Show simple item record

dc.contributor.convenorLord Patelen_AU
dc.contributor.authorMeedeniya, Adrianen_US
dc.contributor.authorDwyer, Patricken_US
dc.contributor.authorChehrehasa, Fatemehen_US
dc.contributor.authorMackay-Sim, Alanen_US
dc.date.accessioned2017-05-03T15:06:15Z
dc.date.available2017-05-03T15:06:15Z
dc.date.issued2009en_US
dc.date.modified2010-07-09T03:09:18Z
dc.identifier.urihttp://hdl.handle.net/10072/31737
dc.description.abstractBackground: There is continuing neurogenesis in the subventricular zone (SVZ) of the adult brain which supplies interneurons to the olfactory bulb. There is also continuing neurogenesis in the olfactory epithelium (OE) supplying new olfactory sensory neurons whose axons terminate in the olfactory bulb. These axons synapse with tyrosine hydroxylase-positive periglomerular neurons, which are the product of subventricular zone neurogenesis. Hypothesis: SVZ neurogenesis is regulated coordinately with olfactory epithelial neurogenesis. Aims: The aim is to quantify the rate of cell proliferation in the SVZ after killing the olfactory sensory neurons, which upregulates neurogenesis in the OE. Methods: Adult mice were treated with methimazole, and the tissues were examined at different times after treatment. The survival of the olfactory sensory neurons within the OE was assessed together with their terminals within glomeruli of the olfactory bulb. The loss of tyrosine hydroxylase periglomerular neurons was quantified. Cell proliferation in the SVZ was also quantified using an antibody to Ki67, a marker of proliferating cells. Results: Methimazole treatment led to loss of olfactory sensory neurons in the OE, loss of their terminals in the glomeruli and loss of tyrosine-hydroxylase-positive periglomerular neurons in the olfactory bulb 14-18 days later. Cell proliferation in the SVZ was increased after methimazole treatment. Conclusion: The results are consistent with our hypothesis that neurogenesis in the brain may be regulated with neurogenesis in the nose. We propose the presence of a signalling pathway between these two neurogenic zones, which remains to be elucidated.en_US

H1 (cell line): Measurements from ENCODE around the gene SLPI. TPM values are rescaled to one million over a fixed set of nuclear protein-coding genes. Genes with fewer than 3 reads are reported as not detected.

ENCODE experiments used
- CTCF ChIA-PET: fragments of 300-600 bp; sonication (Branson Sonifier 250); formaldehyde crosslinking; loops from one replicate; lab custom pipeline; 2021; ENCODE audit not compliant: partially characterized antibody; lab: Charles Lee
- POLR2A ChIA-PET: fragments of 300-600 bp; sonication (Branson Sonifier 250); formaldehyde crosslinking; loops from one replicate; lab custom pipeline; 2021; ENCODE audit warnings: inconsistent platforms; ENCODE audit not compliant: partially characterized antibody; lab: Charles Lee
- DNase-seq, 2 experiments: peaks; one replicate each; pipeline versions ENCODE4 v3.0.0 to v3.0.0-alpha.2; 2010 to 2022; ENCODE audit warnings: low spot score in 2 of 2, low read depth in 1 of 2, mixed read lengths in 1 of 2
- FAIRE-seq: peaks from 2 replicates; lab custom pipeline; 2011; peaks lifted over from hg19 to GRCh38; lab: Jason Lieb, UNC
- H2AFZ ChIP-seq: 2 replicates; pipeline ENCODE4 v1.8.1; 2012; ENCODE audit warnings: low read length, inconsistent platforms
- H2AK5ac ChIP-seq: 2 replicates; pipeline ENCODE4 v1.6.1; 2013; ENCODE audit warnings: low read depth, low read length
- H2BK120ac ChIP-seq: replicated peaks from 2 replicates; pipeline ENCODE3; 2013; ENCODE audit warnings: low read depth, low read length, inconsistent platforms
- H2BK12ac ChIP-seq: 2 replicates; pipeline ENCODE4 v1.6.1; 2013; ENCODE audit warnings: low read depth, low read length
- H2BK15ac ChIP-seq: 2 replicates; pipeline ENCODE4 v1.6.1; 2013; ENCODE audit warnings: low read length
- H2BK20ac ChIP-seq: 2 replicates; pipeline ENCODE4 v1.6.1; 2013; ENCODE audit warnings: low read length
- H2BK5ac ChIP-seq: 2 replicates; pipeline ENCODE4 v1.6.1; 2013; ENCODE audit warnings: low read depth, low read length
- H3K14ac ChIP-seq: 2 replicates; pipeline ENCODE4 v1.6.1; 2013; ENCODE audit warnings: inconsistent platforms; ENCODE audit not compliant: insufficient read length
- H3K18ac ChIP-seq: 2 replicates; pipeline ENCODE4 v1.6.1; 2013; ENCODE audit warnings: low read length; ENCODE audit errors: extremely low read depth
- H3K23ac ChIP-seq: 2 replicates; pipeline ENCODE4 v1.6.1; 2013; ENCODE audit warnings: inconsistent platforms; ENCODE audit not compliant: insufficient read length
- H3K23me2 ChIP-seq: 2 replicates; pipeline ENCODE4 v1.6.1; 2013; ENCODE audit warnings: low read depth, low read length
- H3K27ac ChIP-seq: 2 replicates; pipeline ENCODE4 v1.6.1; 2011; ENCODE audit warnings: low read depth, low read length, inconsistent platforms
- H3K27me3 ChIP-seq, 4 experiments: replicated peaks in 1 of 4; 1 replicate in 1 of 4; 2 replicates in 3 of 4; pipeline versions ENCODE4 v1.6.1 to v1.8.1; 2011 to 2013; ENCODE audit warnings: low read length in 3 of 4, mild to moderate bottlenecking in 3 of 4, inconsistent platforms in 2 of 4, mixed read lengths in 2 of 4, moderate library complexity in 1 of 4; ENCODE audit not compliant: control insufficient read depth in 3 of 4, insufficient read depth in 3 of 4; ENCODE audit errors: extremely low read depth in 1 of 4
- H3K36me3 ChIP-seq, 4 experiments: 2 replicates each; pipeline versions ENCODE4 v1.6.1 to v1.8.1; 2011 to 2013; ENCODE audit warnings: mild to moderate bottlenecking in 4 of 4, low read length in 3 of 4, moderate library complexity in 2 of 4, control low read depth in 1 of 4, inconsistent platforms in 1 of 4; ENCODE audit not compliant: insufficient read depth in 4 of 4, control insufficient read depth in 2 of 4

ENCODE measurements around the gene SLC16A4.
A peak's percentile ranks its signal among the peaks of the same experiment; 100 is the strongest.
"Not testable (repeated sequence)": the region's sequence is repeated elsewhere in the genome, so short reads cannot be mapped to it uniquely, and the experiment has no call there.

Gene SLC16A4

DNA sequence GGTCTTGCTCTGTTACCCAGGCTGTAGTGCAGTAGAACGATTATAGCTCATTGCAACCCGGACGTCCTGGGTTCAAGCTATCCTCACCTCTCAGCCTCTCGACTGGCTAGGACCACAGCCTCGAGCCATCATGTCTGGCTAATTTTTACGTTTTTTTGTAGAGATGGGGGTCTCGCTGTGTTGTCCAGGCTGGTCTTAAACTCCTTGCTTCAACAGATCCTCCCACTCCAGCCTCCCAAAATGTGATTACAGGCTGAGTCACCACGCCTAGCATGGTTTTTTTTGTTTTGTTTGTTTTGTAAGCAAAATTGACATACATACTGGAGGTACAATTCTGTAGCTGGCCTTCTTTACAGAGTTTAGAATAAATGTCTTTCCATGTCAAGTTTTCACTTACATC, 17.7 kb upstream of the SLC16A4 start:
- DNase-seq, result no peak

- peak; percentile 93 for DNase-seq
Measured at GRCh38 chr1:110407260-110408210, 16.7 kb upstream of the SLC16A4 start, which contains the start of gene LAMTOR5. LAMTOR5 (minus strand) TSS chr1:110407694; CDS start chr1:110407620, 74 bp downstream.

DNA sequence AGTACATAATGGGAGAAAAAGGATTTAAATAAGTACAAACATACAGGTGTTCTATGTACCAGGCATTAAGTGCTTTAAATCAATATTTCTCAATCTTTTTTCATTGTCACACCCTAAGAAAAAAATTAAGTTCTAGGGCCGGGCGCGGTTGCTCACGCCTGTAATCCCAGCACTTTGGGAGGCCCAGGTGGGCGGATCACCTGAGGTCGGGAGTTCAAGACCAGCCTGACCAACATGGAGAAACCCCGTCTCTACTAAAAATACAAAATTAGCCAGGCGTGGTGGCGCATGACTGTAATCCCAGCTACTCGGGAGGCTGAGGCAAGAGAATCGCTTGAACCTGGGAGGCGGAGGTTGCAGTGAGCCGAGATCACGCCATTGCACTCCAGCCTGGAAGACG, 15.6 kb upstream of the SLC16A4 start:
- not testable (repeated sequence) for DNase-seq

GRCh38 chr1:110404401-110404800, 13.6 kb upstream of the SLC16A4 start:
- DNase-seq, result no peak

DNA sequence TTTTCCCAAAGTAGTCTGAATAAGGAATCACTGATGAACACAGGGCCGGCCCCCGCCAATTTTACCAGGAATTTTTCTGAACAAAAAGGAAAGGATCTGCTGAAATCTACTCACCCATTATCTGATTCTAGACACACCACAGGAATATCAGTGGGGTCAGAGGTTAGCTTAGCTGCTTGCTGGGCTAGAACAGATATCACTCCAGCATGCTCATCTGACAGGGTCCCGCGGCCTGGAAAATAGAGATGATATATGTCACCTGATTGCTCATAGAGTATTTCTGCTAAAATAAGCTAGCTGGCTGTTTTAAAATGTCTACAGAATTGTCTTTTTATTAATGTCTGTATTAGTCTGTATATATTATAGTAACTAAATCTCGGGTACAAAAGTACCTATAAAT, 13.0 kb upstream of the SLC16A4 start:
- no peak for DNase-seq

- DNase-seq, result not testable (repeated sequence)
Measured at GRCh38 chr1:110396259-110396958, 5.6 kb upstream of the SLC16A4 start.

dc.description.publicationstatusYesen_AU
dc.languageEnglishen_US
dc.language.isoen_AU
dc.publisherNo data provideden_US
dc.relation.ispartofstudentpublicationNen_AU
dc.relation.ispartofconferencenameSecond UKNSCN Annual Scientific Conferenceen_US
dc.relation.ispartofconferencetitleProceedings, UK National Stem Cell Networksen_US
dc.relation.ispartofdatefrom2009-04-06en_US
dc.relation.ispartofdateto2009-04-08en_US
dc.relation.ispartoflocationOxford, United Kingdomen_US
dc.rights.retentionYen_AU
dc.subject.fieldofresearchNeurosciences not elsewhere classifieden_US
dc.subject.fieldofresearchcode110999en_US
dc.titleIs neurogenesis in the brain regulated by neurogenesis in the nose?en_US
dc.typeConference outputen_US
dc.type.descriptionE3 - Conference Publications (Extract Paper)en_US
dc.type.codeE - Conference Publicationsen_US
gro.date.issued2009
gro.hasfulltextNo Full Text
gro.griffith.authorMackay-Sim, Alan
gro.griffith.authorMeedeniya, Adrian C.
gro.griffith.authorDwyer, Patrick K.
gro.griffith.authorChehrehasa, Fatemeh


Files in this item

FilesSizeFormatView

There are no files associated with this item.

This item appears in the following Collection(s)

  • Conference outputs
    Contains papers delivered by Griffith authors at national and international conferences.

Show simple item record